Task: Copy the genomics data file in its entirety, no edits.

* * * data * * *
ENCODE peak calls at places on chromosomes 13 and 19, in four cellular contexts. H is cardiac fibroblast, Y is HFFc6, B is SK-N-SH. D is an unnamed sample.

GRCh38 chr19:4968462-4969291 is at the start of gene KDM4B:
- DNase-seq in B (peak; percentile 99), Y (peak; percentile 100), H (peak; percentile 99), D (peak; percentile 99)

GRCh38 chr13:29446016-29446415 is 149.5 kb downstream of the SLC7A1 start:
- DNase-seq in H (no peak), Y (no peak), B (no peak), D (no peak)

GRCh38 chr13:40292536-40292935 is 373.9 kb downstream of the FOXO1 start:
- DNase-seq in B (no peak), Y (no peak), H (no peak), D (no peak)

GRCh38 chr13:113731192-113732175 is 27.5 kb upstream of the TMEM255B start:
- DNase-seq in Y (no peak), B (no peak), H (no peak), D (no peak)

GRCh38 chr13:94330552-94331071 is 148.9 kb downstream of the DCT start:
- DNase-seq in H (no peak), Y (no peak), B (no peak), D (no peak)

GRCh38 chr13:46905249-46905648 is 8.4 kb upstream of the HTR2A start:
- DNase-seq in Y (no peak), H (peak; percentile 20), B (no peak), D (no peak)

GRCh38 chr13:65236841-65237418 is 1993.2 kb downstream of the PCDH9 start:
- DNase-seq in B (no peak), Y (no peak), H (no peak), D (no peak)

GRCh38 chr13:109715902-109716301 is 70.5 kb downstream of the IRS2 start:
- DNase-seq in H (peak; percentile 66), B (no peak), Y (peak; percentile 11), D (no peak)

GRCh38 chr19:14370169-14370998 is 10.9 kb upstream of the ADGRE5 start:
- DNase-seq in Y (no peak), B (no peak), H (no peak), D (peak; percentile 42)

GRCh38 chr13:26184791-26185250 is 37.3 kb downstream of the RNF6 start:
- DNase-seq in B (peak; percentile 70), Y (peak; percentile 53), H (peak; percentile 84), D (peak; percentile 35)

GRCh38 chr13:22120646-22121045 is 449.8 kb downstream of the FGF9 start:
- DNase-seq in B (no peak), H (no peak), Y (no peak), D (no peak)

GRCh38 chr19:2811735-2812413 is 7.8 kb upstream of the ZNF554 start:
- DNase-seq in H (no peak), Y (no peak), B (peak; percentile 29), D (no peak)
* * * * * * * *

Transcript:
ENCODE peak calls at places on chromosomes 13 and 19, in four cellular contexts. H is cardiac fibroblast, Y is HFFc6, B is SK-N-SH. D is an unnamed sample.

GRCh38 chr19:4968462-4969291 is at the start of gene KDM4B:
- DNase-seq in B (peak; percentile 99), Y (peak; percentile 100), H (peak; percentile 99), D (peak; percentile 99)

GRCh38 chr13:29446016-29446415 is 149.5 kb downstream of the SLC7A1 start:
- DNase-seq in H (no peak), Y (no peak), B (no peak), D (no peak)

GRCh38 chr13:40292536-40292935 is 373.9 kb downstream of the FOXO1 start:
- DNase-seq in B (no peak), Y (no peak), H (no peak), D (no peak)

GRCh38 chr13:113731192-113732175 is 27.5 kb upstream of the TMEM255B start:
- DNase-seq in Y (no peak), B (no peak), H (no peak), D (no peak)

GRCh38 chr13:94330552-94331071 is 148.9 kb downstream of the DCT start:
- DNase-seq in H (no peak), Y (no peak), B (no peak), D (no peak)

GRCh38 chr13:46905249-46905648 is 8.4 kb upstream of the HTR2A start:
- DNase-seq in Y (no peak), H (peak; percentile 20), B (no peak), D (no peak)

GRCh38 chr13:65236841-65237418 is 1993.2 kb downstream of the PCDH9 start:
- DNase-seq in B (no peak), Y (no peak), H (no peak), D (no peak)

GRCh38 chr13:109715902-109716301 is 70.5 kb downstream of the IRS2 start:
- DNase-seq in H (peak; percentile 66), B (no peak), Y (peak; percentile 11), D (no peak)

GRCh38 chr19:14370169-14370998 is 10.9 kb upstream of the ADGRE5 start:
- DNase-seq in Y (no peak), B (no peak), H (no peak), D (peak; percentile 42)

GRCh38 chr13:26184791-26185250 is 37.3 kb downstream of the RNF6 start:
- DNase-seq in B (peak; percentile 70), Y (peak; percentile 53), H (peak; percentile 84), D (peak; percentile 35)

GRCh38 chr13:22120646-22121045 is 449.8 kb downstream of the FGF9 start:
- DNase-seq in B (no peak), H (no peak), Y (no peak), D (no peak)

GRCh38 chr19:2811735-2812413 is 7.8 kb upstream of the ZNF554 start:
- DNase-seq in H (no peak), Y (no peak), B (peak; percentile 29), D (no peak)